# recursively axiomatizable theory

Let $T$ be a first order theory. A subset $\Delta\subseteq T$ is a set of axioms for $T$ if and only if $T$ is the set of all consequences of the formulas in $\Delta$. In other words, $\varphi\in T$ if and only if $\varphi$ is provable using only assumptions from $\Delta$.

Definition. A theory $T$ is said to be if and only if there is a finite set of axioms for $T$; it is said to be recursively axiomatizable if and only if it has a recursive set of axioms.

For example, group theory is finitely axiomatizable (it has only three axioms), and Peano arithmetic is recursivaly axiomatizable : there is clearly an algorithm that can decide if a formula of the language of the natural numbers is an axiom.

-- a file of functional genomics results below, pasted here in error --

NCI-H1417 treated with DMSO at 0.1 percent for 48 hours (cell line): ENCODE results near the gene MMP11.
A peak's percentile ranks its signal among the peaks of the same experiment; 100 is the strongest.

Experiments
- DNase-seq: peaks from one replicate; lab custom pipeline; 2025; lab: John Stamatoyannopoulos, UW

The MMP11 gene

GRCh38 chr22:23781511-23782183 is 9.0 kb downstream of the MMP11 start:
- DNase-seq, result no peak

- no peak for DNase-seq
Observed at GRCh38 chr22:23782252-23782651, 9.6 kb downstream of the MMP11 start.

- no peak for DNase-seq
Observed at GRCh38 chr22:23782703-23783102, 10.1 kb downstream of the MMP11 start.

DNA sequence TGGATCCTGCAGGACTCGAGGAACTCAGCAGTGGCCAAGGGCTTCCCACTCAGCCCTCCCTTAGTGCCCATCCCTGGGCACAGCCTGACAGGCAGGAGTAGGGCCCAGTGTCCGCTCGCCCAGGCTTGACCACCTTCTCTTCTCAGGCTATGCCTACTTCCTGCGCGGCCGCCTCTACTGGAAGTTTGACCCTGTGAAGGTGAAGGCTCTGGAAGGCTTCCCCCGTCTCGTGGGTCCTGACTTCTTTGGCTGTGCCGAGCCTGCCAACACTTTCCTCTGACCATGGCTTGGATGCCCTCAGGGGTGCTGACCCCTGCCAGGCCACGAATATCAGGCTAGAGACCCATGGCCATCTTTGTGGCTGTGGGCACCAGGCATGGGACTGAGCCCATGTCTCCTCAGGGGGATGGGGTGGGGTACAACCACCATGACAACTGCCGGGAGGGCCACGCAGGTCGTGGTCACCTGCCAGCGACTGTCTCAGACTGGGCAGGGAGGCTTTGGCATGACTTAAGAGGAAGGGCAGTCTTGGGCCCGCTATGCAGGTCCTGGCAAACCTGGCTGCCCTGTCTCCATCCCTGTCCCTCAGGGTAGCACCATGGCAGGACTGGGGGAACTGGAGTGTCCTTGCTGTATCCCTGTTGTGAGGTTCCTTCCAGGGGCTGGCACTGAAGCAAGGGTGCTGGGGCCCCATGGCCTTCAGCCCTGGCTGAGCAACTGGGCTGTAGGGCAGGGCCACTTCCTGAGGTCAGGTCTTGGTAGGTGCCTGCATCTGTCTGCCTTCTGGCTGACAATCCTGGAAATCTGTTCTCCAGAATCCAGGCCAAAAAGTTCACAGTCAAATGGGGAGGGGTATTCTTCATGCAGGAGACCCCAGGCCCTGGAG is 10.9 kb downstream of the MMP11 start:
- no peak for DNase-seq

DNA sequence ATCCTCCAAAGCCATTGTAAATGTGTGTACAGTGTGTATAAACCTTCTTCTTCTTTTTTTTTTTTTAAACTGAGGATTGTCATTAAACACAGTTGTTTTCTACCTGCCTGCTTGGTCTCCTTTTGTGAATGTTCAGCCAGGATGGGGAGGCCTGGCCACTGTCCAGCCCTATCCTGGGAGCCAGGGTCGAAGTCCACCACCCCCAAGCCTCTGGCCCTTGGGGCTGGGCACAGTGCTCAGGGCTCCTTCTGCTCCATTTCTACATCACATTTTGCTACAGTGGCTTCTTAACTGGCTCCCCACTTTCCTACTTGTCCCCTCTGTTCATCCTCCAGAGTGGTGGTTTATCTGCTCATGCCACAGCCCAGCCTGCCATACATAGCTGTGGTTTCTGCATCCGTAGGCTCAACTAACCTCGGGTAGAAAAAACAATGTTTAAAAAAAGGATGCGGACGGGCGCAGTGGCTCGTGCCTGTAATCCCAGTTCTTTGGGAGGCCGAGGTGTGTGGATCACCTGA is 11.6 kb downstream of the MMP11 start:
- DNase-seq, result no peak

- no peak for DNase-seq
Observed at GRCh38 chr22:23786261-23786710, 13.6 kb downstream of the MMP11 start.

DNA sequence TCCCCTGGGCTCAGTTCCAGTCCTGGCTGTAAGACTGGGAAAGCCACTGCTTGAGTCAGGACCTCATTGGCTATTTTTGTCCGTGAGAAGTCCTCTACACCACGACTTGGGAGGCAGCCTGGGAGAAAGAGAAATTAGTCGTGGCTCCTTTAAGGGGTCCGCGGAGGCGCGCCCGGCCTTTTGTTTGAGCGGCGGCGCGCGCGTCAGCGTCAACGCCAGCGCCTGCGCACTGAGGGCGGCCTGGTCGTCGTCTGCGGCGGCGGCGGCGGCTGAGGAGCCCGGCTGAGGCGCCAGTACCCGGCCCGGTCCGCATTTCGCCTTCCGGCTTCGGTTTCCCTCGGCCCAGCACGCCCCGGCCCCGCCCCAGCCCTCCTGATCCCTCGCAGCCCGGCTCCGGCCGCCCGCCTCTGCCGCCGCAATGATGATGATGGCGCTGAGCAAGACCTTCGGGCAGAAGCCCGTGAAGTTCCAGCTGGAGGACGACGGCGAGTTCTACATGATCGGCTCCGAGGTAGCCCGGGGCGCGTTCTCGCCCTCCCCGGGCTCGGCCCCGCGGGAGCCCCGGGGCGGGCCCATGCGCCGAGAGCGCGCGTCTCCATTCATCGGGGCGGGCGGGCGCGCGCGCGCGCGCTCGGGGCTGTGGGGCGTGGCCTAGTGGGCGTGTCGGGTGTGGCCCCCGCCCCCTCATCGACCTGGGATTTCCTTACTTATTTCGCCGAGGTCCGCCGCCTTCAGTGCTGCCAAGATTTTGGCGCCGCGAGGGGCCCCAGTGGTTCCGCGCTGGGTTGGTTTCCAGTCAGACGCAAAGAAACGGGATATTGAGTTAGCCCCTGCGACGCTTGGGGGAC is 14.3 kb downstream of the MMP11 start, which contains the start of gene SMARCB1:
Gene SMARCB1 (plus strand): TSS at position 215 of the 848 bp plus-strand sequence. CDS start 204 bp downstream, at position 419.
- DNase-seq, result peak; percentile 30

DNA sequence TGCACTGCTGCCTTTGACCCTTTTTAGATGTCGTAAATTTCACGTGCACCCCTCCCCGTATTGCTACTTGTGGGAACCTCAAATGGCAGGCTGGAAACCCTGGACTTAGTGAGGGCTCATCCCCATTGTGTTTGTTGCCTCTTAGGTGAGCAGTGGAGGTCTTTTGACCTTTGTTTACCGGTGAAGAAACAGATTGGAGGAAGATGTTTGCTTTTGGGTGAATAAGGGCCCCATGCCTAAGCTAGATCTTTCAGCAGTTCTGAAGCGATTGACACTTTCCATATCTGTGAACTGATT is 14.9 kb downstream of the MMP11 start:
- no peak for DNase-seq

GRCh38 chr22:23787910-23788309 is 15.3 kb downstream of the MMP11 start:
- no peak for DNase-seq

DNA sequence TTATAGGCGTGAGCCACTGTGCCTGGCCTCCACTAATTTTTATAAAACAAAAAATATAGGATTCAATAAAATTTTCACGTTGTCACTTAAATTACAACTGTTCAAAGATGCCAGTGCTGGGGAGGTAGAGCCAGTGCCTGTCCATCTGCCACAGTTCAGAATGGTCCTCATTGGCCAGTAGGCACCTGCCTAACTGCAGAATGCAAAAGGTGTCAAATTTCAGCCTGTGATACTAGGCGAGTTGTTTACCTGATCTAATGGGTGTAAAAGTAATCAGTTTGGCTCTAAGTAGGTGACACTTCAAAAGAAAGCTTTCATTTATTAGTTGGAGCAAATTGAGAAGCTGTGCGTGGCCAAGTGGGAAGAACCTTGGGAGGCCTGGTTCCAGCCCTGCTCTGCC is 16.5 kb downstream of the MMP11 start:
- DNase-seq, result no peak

recursively axiomatizable theories are decidable.

As an example of the use of this theorem, consider the theory of algebraically closed fields of characteristic $p$ for any number $p$ prime or 0. It is complete, and the set of axioms is obviously recursive, and so it is decidable.

Title recursively axiomatizable theory RecursivelyAxiomatizableTheory 2013-03-22 12:43:13 2013-03-22 12:43:13 mathcam (2727) mathcam (2727) 7 mathcam (2727) Definition msc 03C07 finitely axiomatizable